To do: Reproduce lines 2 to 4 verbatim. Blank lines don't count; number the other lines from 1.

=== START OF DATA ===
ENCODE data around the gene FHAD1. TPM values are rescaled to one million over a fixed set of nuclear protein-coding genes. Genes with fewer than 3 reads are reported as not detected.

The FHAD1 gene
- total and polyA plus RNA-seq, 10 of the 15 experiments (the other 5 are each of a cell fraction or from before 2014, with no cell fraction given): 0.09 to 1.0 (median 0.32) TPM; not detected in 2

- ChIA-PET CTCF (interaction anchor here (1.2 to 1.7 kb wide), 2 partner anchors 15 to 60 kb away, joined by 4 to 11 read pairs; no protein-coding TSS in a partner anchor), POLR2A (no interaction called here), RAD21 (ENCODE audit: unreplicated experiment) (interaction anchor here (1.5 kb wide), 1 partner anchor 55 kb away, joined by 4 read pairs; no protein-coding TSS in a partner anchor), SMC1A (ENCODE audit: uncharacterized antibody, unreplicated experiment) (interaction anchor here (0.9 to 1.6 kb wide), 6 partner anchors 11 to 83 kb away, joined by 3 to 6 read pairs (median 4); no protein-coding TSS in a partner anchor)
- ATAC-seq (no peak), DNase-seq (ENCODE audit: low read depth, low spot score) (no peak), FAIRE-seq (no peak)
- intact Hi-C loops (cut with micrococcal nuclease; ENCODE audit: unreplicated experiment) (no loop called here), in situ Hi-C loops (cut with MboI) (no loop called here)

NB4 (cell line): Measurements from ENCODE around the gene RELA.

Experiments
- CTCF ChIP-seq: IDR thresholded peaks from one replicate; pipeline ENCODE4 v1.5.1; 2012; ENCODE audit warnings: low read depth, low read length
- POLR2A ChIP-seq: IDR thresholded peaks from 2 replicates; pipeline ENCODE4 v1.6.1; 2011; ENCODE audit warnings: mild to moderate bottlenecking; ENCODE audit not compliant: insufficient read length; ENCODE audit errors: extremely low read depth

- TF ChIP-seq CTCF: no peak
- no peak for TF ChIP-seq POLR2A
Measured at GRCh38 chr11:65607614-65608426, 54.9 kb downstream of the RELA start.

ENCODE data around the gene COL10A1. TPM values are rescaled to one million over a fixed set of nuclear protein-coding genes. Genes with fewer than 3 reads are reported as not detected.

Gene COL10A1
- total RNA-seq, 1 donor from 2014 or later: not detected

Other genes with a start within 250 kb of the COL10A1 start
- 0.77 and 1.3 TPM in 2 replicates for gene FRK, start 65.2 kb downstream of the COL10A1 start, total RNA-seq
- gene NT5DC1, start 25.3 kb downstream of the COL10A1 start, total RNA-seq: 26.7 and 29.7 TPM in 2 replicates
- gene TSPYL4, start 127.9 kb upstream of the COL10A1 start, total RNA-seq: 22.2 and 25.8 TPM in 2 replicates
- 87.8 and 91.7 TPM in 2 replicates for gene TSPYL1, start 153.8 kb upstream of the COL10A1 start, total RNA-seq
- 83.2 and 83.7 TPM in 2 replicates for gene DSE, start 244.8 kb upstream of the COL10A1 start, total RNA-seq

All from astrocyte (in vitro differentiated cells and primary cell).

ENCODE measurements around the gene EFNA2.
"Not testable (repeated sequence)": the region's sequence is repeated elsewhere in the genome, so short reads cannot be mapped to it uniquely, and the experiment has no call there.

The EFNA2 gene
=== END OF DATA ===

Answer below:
The FHAD1 gene
- total and polyA plus RNA-seq, 10 of the 15 experiments (the other 5 are each of a cell fraction or from before 2014, with no cell fraction given): 0.09 to 1.0 (median 0.32) TPM; not detected in 2

- ChIA-PET CTCF (interaction anchor here (1.2 to 1.7 kb wide), 2 partner anchors 15 to 60 kb away, joined by 4 to 11 read pairs; no protein-coding TSS in a partner anchor), POLR2A (no interaction called here), RAD21 (ENCODE audit: unreplicated experiment) (interaction anchor here (1.5 kb wide), 1 partner anchor 55 kb away, joined by 4 read pairs; no protein-coding TSS in a partner anchor), SMC1A (ENCODE audit: uncharacterized antibody, unreplicated experiment) (interaction anchor here (0.9 to 1.6 kb wide), 6 partner anchors 11 to 83 kb away, joined by 3 to 6 read pairs (median 4); no protein-coding TSS in a partner anchor)